Risky play makes some parents worried, I am one such parent, so I understand. It took me a long time, and a lot of training, to be comfortable with risky play but I knew that it was important because I could see the benefit of it in the children that I spent my days with. If you are like me, then you want your child to experience all the benefits of testing their limits and exploring their environment but your own comfort level stops you from letting them really challenge themselves.
Most parents are good at letting toddlers and babies explore and learn new skills. Learning to walk is very challenging and high risk, as is exploring the world by putting everything in your mouth! These risks we are comfortable with and navigate all the time. It isn't until they get a little older and are running and jumping and want to set themselves new challenges, like climbing trees, that we start to worry that we can no longer keep them safe.
That is where qualified and experienced educators can help. Forest School educators are trained to risk assess both the environment and the activity. We constantly look for possible hazards and put control measures in place to keep the children in our care as safe as possible. Our job is to make the environment as safe as possible for children to benefit from risky play and experience nature in it's truest form. I personally have never let a child climb a tree that I haven't assessed to be safe and climbed myself :)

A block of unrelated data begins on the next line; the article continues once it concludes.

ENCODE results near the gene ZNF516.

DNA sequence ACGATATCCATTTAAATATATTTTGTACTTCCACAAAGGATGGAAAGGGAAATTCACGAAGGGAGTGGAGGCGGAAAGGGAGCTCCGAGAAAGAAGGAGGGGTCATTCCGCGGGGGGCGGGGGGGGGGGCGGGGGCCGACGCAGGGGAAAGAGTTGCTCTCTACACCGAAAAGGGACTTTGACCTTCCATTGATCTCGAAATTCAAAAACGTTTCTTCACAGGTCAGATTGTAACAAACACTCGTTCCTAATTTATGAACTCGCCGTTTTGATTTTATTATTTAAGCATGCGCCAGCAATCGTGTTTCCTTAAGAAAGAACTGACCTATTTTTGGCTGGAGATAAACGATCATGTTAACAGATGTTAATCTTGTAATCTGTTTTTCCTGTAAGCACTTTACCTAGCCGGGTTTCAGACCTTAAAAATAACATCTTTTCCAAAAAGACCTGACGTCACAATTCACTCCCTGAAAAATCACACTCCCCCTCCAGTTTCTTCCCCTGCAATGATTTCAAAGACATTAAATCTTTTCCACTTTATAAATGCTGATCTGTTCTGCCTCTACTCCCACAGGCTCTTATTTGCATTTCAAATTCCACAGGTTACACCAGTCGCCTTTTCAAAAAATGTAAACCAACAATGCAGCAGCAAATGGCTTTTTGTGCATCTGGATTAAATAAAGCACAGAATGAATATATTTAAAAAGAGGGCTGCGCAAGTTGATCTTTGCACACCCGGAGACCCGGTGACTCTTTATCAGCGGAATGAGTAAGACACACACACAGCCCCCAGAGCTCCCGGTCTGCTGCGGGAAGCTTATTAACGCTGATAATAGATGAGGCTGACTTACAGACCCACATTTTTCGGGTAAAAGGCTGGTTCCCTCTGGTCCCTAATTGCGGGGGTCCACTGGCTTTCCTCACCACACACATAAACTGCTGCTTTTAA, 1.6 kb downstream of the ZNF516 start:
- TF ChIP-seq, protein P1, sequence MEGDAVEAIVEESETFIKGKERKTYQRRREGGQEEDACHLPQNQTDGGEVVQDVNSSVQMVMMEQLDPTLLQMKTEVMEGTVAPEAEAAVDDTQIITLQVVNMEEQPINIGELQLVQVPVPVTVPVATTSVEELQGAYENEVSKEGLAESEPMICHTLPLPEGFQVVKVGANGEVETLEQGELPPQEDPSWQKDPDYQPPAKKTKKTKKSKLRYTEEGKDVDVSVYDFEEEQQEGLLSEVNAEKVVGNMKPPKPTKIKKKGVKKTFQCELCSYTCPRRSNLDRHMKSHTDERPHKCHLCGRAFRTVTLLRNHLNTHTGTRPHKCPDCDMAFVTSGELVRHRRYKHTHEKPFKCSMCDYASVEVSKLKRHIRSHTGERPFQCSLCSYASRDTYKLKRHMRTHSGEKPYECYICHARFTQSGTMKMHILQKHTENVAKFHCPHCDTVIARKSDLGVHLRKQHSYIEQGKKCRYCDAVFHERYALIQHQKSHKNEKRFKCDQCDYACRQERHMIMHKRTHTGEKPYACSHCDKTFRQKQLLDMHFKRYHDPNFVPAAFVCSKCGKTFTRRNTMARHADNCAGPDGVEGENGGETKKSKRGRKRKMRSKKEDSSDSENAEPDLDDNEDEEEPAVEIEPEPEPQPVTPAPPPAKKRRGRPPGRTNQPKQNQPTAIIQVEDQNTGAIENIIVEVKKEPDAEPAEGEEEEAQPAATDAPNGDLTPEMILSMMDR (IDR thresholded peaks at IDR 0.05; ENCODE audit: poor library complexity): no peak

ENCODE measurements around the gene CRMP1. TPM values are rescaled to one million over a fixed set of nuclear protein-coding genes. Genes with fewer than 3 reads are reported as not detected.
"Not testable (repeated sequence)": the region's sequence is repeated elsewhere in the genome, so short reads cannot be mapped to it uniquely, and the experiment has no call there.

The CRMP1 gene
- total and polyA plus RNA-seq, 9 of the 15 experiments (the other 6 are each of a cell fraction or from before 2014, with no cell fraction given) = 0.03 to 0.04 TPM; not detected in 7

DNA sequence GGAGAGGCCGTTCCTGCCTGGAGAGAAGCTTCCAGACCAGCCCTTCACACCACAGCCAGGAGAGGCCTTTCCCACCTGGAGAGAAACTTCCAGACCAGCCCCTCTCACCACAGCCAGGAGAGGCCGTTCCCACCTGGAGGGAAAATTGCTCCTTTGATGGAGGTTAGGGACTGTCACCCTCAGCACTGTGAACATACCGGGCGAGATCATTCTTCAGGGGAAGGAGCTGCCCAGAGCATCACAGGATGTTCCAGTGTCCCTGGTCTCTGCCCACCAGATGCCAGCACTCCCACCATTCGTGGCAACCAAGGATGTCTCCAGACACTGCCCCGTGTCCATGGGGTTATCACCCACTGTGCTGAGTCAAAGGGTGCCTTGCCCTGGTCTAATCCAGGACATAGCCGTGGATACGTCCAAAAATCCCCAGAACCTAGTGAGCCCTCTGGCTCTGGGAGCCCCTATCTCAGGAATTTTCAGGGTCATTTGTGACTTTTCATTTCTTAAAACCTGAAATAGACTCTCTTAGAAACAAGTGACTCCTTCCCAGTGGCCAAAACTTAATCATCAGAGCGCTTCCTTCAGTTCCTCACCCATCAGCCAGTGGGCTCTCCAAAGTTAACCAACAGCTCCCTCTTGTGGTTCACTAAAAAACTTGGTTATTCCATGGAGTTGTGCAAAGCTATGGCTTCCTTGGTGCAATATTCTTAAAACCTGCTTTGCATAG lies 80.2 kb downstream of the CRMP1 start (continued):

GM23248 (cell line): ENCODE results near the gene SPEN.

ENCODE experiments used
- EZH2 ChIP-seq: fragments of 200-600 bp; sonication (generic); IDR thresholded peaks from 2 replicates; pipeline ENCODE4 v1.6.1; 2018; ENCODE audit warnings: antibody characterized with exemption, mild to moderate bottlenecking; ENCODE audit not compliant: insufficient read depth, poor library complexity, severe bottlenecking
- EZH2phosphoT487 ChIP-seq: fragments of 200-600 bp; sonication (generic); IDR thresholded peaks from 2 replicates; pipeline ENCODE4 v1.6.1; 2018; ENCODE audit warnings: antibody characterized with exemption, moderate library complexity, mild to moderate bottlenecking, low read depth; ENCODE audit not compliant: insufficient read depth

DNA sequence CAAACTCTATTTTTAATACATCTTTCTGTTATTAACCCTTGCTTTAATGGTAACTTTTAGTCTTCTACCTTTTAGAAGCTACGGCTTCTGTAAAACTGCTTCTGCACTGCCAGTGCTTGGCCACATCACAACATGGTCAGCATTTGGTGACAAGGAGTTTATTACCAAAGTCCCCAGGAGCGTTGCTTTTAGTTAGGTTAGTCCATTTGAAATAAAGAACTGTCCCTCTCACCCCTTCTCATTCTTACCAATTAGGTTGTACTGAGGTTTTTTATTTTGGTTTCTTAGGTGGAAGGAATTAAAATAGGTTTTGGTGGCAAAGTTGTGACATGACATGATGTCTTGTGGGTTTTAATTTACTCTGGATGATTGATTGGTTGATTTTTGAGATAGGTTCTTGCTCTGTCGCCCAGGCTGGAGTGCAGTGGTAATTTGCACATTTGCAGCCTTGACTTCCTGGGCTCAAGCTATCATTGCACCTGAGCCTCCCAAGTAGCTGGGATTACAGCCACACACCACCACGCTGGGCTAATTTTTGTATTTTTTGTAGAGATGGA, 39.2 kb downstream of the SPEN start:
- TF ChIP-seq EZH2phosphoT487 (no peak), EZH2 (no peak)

Risky play is not dangerous play. It is play that the child has been drawn to and the educator has deemed appropriate (for that child's skill and development) and safe enough to allow.
Benefits of Risky Play from Play England (2007):
‘Children and young people themselves recognise that ‘you can’t make everything safe’ and that a balance is needed between risks and fun. Children recognise that knowing about risks and how to manage them is an essential part of growing up... Through play, children are able to learn about risks and use their own initiative. If children and young people are not allowed to explore and learn through playing and taking part in positive activities, they will not learn how to judge risks and manage them for themselves. These skills learnt through play and other activities can act as a powerful form of prevention in other situations where children and young people are at risk.’ (Play England, 2007)
‘It is argued that taking risks can have positive implications in terms of children’s developmental, social and emotional needs, as well as their overall health. By providing the opportunities for children to manage their own risks in a controlled environment, they will learn vital life skills needed for adulthood, and gain the experience needed to face the unpredictable nature of the world (Gill, 2007)... Risk taking is considered to have further benefits, which contribute to the development of desirable personality traits, including creativity (Susa and Benedict in Ball, 2002)... Dweck (2000) states that encouraging children to enjoy challenges rather than to shy away from them could also increase their persistence and learning abilities.’